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Why Blues' experiment wasn't successful

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Why the Blues' triple playmaker experiment wasn't successful despite victory over Bulls

The Blues will be counting down the days, and probably the minutes, until the coming of Beauden Barrett.

Despite some media claiming the ‘experiment’ of fielding three playmakers against the Bulls in Pretoria was a success, a close review of the tape showed that not to be the case.

Individually, Stephen Perofeta at fullback and Otere Black played well, the latter slotting the late winning goal. But Harry Plummer’s impact at second five was negligible. Not that he played poorly, but he is just not suited to the No 12 jersey, even if he can tackle well enough and pass well.

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Black was unavailable due to injury for the Blues’ opening three games. His forte is his goalkicking, and he came up trumps in the clutch at Loftus on a return of three from five off the tee. However, his kicking for touch, like Plummer’s, is iffy. That was the case at Loftus, but why this should be so is as mysterious as why the Blues have made the playoffs just twice in the last 16 seasons.

That said, Black did several good things against the Bulls. His crosskick for Matt Duffie, superbly taken by the wing, led to Stephen Perofeta’s try, and his thrust and pass ignited the Blues on their final play before he stepped up and silenced the Loftus faithful.

But let’s be clear: Otere Black is not going to fire this Blues backline, which has speed merchants such as Joe Marchant and Mark Telea champing at the bit for space. Black has never passed fluently, but his kicking off the tee means he will have to wear the No 10 jersey until Barrett’s return in around six weeks.

Plummer was used as a sub in the first three games before slotting into the No 12 jersey. In theory, the move made sense as the rain fell in Pretoria, but we saw no wipers kicking from Plummer and just the one high ball/bomb. He did, however, save a try with his commitment on the tackle.

His all-round play has not kicked on since he played a mature role in Auckland’s 2018 Mitre 10 Cup triumph. His goalkicking, once such a strength of his game, tailed away in 2019, and he has three from five in 2020, as first Perofeta, and now Black, have been given the primary responsibility ahead of him.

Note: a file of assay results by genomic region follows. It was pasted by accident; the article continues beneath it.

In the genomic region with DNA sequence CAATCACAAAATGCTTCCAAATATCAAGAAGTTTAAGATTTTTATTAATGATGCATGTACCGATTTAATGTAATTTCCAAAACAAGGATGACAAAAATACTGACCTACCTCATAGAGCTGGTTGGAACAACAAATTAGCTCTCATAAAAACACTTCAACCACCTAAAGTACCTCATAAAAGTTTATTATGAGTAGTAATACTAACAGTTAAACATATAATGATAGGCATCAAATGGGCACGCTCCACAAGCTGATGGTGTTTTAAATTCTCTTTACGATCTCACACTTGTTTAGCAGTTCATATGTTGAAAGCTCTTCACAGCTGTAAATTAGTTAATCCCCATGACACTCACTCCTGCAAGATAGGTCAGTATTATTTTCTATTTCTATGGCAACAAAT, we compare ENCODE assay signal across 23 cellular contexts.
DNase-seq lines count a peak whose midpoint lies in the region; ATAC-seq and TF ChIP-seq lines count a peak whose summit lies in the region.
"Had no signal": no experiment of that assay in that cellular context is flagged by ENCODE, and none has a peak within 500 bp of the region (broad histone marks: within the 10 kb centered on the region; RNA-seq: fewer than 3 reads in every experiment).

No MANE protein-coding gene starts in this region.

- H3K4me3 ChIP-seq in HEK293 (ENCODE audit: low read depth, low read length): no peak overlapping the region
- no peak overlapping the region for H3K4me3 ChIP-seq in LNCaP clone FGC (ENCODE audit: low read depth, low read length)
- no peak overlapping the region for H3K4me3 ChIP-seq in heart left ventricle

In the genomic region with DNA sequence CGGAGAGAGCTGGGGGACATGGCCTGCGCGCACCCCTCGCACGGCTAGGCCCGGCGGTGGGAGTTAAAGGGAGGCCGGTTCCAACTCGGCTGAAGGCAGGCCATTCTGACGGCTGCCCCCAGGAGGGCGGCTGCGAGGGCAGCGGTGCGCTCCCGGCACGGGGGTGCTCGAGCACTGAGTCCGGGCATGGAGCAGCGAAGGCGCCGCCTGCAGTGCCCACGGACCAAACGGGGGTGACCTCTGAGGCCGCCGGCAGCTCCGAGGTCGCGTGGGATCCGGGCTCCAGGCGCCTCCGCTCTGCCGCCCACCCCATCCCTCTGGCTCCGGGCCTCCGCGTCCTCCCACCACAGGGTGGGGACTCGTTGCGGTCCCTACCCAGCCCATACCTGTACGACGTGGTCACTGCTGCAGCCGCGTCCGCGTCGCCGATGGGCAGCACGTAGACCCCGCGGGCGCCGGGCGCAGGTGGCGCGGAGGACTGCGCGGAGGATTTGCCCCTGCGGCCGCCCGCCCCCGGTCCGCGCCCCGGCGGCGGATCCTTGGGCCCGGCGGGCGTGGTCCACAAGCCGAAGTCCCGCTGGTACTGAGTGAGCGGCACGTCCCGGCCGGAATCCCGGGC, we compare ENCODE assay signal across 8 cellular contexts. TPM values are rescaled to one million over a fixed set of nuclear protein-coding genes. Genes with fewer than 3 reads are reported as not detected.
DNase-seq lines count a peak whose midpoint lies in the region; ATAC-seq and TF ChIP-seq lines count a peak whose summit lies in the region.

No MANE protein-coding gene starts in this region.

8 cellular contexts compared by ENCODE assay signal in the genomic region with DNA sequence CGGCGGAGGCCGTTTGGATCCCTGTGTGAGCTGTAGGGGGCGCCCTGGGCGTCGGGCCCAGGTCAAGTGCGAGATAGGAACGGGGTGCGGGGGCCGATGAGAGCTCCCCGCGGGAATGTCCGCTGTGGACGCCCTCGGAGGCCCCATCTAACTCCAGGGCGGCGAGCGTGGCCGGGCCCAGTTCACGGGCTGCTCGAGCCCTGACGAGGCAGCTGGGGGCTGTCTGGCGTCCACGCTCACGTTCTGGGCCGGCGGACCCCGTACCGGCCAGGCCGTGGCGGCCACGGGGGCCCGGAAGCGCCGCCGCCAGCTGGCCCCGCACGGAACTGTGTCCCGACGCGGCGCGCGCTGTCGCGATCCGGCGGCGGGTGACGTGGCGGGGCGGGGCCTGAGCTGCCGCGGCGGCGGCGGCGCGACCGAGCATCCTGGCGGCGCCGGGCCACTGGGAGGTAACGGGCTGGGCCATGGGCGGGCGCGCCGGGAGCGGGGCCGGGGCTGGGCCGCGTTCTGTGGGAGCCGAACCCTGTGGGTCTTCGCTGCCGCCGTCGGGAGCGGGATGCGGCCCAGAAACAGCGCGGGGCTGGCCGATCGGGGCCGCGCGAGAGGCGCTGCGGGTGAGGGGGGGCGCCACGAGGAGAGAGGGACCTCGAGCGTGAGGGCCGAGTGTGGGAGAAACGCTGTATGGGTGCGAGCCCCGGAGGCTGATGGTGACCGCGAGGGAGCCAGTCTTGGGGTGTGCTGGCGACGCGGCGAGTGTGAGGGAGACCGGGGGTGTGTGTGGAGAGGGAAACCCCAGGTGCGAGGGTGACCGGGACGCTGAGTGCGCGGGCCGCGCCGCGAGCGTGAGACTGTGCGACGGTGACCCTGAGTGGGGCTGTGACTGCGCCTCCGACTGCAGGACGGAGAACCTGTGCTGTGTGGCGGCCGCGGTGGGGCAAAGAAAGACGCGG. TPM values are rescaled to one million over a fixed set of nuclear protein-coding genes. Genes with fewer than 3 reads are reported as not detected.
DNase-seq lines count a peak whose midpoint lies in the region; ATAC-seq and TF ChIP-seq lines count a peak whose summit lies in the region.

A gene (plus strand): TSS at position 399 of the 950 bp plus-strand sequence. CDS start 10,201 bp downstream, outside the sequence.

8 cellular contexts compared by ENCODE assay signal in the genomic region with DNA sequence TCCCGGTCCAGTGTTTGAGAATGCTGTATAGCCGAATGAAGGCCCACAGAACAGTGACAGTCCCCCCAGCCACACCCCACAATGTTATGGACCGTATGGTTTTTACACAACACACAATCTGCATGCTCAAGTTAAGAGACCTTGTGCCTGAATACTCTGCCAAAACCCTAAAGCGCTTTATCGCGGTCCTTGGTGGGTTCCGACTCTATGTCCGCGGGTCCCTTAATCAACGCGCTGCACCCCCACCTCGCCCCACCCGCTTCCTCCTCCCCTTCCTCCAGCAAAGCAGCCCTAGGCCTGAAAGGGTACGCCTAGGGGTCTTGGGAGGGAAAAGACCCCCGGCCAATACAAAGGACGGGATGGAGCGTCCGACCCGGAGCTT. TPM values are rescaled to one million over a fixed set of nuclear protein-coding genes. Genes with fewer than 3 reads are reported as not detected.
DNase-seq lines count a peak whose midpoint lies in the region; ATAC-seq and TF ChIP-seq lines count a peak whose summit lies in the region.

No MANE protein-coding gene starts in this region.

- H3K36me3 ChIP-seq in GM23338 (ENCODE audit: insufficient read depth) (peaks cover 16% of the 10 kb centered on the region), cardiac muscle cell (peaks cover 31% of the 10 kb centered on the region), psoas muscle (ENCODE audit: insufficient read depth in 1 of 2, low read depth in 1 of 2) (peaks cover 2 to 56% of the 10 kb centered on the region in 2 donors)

Perofeta was this scribe’s pick as the man at No 10 to see the Blues through until the advent of Barrett, but there were always question marks around his game management and tactical and goal kicking. Despite some nice patches in most outings – his first three were at first five – Perofeta’s kicking and generalship is again under the blowtorch. He did well, though, at fullback against the Bulls, away from the burden of too much decision-making, and this is where he must continue.

The two (or even three) playmaker option seems to be in vogue. The Highlanders have used it with Mitch Hunt and Josh Ioane, but it is doing Ioane’s game no good, even though, again, the idea seems sound in theory.

It works better for England with George Ford and Owen Farrell because the latter is a robust defender, when he is tackling legally, kicks accurately out of hand and off the tee.

It worked well for Auckland and the All Blacks in 1993 with Grant Fox and Lee Stensness, because the latter had an effective short kicking game and could step off either foot and break the line.

The 2020 Blues would be better off reinstating the rugged TJ Faiane, who is strong over the ball and direct in his lines, at second five, rather than persevering with the so-called two playmakers.

Even with Perofeta at fullback, it is a stretch to call him a playmaker just because he can slot in at first five. Stick with Black, let him kick the goals, and get the team to work the blind and attack from the set-piece, if stable.

The Blues must just suck it up until Barrett suits up. But Loftus was a mirage if they think they have unlocked the key to their backline fluency.

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Why the Blues' triple playmaker experiment wasn't successful despite victory over Bulls
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